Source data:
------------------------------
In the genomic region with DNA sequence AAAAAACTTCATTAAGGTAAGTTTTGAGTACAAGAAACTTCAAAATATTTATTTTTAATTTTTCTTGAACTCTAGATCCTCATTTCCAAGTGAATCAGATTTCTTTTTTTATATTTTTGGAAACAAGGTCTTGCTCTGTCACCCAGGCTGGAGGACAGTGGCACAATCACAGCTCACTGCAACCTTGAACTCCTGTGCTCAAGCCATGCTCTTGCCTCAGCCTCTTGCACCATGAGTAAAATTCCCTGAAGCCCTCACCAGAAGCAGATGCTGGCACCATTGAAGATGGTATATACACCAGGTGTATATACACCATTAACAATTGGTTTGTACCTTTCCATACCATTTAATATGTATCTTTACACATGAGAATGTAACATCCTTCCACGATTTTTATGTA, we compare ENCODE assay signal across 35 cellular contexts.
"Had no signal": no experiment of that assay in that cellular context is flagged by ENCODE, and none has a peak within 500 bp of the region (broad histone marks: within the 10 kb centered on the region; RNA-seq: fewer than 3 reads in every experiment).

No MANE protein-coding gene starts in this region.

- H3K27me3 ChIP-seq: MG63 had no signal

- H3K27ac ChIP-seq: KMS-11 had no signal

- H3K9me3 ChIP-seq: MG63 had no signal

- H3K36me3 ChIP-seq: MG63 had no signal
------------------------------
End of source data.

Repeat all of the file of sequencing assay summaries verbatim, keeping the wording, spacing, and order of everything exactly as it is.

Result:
In the genomic region with DNA sequence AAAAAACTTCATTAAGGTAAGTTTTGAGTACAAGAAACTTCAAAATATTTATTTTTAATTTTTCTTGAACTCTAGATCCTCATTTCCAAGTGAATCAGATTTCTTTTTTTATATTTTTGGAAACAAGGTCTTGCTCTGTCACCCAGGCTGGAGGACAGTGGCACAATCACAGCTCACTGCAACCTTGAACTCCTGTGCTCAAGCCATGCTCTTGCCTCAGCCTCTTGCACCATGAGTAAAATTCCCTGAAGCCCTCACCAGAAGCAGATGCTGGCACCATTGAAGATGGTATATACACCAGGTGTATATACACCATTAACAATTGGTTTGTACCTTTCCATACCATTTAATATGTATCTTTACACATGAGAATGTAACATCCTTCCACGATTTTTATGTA, we compare ENCODE assay signal across 35 cellular contexts.
"Had no signal": no experiment of that assay in that cellular context is flagged by ENCODE, and none has a peak within 500 bp of the region (broad histone marks: within the 10 kb centered on the region; RNA-seq: fewer than 3 reads in every experiment).

No MANE protein-coding gene starts in this region.

- H3K27me3 ChIP-seq: MG63 had no signal

- H3K27ac ChIP-seq: KMS-11 had no signal

- H3K9me3 ChIP-seq: MG63 had no signal

- H3K36me3 ChIP-seq: MG63 had no signal